The Worst Silicon Valley Renovation Trends

Five examples that prove money can’t buy taste

Angela Lashbrook

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Courtesy @sf_daily_photo

In 1906, the city of San Francisco saw the destruction of 28,000 buildings, first from the 7.9 earthquake that hit at 5:12 am, and then, more significantly, from the fires that followed. These fires, responsible for 98% of the city’s total damage, essentially razed the burgeoning outlaw oasis to the ground. What arose from the ashes was something both far worse and far better than what its residents, both permanent and passing through, had been working to build before.

Today, San Francisco’s houses face another existential crisis: rich techies.

I’m being hyperbolic, obviously (and what was truly tragic about the 1906 earthquake were the 3,000 lives lost and 225,000 left homeless). But as a former San Franciscan who made the dubious choice of leaving several years ago, it’s been agonizing to witness beautiful old homes, some of which did in fact miraculously survive multiple earthquakes, ensuing fires, and gentrification trend travesties, succumb to the dismal taste of the west’s Nouveau Riche.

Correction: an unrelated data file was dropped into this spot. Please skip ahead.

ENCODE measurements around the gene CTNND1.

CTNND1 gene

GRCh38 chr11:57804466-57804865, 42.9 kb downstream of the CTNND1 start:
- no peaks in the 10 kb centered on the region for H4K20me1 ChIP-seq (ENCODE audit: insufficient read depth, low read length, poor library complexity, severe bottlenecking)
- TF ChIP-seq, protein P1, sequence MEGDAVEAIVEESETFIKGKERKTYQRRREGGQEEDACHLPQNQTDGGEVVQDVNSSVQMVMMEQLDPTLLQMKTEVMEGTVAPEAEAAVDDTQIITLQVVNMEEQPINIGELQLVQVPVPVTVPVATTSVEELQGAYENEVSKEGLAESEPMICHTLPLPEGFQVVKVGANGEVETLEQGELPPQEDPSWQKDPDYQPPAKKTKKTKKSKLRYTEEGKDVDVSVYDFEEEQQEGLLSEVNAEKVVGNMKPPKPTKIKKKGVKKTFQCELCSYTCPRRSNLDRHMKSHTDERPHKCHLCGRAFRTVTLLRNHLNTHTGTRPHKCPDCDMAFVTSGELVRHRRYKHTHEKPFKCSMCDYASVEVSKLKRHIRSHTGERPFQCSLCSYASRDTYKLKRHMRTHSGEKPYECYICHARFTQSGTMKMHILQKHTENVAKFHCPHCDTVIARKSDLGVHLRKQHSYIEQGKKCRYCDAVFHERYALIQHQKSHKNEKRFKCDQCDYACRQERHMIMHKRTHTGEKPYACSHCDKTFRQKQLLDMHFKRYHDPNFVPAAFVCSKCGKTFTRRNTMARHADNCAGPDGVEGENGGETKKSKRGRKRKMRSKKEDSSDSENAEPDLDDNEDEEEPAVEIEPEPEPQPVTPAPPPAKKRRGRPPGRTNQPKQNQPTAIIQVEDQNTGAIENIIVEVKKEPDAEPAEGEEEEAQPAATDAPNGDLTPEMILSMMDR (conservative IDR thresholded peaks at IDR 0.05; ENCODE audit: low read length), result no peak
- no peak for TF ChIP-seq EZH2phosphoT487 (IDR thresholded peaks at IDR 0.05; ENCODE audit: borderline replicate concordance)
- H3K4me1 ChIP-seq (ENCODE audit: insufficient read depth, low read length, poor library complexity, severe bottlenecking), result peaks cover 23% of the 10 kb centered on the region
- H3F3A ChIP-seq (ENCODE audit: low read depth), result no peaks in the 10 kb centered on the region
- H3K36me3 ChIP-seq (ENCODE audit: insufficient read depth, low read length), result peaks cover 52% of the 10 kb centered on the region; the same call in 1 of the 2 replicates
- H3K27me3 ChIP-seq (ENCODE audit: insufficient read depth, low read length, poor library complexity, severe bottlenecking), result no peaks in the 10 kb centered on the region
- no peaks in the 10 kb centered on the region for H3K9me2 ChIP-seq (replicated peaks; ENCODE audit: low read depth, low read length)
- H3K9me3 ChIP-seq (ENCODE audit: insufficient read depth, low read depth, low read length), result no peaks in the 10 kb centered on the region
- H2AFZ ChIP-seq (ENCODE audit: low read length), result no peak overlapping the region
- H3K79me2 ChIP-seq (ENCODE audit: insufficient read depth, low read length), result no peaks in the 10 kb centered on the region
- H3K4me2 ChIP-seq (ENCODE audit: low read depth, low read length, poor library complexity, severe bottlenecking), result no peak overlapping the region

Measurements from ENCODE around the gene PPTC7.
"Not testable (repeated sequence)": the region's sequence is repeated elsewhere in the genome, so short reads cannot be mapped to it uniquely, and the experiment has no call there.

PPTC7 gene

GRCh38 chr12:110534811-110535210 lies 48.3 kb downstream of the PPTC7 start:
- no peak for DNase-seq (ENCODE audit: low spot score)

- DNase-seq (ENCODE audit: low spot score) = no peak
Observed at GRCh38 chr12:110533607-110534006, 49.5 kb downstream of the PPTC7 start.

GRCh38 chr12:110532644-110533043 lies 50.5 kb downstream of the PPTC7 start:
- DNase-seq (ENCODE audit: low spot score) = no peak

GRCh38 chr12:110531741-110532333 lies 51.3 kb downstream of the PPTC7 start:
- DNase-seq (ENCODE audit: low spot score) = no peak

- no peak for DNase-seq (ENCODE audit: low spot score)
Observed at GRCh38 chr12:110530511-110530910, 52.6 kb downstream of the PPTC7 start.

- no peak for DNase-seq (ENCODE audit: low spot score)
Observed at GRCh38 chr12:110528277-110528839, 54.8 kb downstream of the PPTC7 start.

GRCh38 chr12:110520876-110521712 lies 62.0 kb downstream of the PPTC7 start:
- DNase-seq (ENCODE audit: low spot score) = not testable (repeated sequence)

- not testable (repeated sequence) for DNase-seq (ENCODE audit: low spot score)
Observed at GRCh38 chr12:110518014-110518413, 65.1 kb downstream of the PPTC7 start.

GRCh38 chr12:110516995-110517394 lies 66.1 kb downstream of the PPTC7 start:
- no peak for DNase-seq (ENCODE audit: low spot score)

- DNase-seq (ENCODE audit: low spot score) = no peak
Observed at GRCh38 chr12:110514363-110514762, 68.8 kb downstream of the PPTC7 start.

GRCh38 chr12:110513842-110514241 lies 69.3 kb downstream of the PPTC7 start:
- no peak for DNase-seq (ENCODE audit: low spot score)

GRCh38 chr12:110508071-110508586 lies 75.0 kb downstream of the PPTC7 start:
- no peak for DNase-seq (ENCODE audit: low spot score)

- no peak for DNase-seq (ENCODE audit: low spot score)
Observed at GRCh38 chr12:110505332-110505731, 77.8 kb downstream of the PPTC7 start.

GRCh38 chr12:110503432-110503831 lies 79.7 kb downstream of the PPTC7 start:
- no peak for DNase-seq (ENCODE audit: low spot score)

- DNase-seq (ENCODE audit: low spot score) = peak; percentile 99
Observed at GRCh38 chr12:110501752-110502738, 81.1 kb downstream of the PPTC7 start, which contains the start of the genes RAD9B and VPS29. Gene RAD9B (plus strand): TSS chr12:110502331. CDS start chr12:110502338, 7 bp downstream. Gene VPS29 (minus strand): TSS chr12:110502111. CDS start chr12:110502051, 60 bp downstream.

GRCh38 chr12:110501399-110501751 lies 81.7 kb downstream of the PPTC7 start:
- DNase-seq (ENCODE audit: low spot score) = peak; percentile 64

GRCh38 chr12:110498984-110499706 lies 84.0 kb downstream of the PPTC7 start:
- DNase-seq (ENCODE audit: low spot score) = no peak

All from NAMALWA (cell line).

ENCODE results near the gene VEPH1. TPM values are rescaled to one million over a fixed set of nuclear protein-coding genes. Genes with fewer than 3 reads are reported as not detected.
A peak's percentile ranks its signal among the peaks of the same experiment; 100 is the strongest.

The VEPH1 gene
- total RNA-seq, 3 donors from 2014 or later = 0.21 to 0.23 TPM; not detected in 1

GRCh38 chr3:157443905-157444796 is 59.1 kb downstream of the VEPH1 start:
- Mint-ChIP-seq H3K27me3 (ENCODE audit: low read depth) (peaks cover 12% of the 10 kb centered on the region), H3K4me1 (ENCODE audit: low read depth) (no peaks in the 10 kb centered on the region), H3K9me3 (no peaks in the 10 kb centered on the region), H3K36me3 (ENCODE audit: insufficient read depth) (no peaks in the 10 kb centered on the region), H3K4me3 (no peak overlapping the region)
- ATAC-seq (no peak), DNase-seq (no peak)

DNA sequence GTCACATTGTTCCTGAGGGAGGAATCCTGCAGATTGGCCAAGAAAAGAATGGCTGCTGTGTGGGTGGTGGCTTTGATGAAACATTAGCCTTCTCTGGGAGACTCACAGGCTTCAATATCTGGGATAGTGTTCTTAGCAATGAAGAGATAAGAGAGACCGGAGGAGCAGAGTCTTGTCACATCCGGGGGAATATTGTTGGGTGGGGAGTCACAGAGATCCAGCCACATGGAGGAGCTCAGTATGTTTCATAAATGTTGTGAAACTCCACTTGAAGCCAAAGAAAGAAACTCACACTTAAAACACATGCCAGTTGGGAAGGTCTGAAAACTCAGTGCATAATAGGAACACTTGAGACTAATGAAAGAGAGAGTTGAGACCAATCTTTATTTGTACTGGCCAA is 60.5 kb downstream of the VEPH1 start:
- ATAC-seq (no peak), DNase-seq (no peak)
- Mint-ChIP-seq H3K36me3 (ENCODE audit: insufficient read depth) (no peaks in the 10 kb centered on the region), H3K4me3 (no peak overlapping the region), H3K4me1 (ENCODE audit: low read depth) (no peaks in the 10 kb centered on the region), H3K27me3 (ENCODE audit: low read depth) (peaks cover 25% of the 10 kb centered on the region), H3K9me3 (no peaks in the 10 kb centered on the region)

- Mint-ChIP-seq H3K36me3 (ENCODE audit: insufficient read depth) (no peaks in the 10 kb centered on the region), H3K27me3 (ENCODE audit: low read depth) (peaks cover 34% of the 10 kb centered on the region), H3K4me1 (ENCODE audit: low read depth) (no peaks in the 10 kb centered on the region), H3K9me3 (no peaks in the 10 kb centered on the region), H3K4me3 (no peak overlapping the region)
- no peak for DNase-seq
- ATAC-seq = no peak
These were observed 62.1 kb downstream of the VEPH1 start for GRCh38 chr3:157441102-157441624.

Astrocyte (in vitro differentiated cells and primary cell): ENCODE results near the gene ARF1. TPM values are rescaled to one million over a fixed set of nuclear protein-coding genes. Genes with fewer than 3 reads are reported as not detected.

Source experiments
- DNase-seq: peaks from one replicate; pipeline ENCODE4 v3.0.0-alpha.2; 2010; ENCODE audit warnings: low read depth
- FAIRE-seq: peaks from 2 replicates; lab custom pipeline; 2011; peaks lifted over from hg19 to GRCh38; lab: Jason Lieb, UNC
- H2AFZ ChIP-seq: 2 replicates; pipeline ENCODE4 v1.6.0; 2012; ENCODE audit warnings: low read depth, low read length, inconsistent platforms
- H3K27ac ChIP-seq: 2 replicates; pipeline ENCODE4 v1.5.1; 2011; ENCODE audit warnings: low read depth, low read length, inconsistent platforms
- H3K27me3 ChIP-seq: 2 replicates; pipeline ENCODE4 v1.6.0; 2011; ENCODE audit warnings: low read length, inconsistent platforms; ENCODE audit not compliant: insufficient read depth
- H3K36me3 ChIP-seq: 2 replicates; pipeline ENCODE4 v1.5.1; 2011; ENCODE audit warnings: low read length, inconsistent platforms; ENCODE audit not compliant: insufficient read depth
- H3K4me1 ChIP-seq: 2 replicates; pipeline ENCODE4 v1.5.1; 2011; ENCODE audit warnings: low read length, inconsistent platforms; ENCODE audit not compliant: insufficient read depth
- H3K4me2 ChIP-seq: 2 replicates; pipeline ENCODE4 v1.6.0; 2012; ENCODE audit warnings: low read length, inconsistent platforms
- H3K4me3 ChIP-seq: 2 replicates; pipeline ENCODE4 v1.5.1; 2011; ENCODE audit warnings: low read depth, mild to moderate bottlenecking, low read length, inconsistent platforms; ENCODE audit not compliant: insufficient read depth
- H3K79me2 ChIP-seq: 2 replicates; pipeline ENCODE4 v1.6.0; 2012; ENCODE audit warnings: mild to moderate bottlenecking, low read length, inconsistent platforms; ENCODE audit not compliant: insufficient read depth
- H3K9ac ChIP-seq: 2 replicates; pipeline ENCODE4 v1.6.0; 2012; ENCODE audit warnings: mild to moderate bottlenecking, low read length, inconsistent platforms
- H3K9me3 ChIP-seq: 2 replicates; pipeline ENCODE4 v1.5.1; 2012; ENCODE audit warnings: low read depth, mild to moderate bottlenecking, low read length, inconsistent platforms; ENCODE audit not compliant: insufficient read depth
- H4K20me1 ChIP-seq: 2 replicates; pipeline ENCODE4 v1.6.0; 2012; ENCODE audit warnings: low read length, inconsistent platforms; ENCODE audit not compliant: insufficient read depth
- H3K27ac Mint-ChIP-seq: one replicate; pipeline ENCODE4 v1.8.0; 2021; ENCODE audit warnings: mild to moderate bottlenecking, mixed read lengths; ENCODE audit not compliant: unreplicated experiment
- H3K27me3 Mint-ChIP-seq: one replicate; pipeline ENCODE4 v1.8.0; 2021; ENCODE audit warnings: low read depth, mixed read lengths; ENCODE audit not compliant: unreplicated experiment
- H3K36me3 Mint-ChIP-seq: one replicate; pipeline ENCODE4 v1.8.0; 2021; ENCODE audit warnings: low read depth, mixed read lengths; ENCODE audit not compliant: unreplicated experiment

Perhaps this wouldn’t feel so bad if California weren’t in the midst of a decades-long, escalating housing crisis. If beautiful old Victorians were being gutted and turned into affordable apartments, or even torn down altogether in favor of housing complexes meant to shelter the city’s many low-income and unhoused residents, it would not be nearly so devastating to see them go.

But this, of course, is not what is happening. Instead, very wealthy people are buying them, stripping them of the interesting details and quirks that made them beautiful, unique, and historic, and replacing them with glass staircases, flat granite fireplaces, and greige floors.

Thanks to the wonderful, inspirational, and agonizing Instagram account @sf_daily_photo, I’ve been able to observe from afar some of these calamitous renovations. Below are a few of the worst, most baffling, hideous trends that for whatever reason are sweeping the city’s glut of millionaires, who are seemingly intent on gobbling up gorgeous old homes and transforming them into luxury airport lounges.

These Horrible Glass Staircase Handrails

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Angela Lashbrook

I’m a columnist for OneZero, where I write about the intersection of health & tech. Also seen at Elemental, The Atlantic, VICE, and Vox. Brooklyn, NY.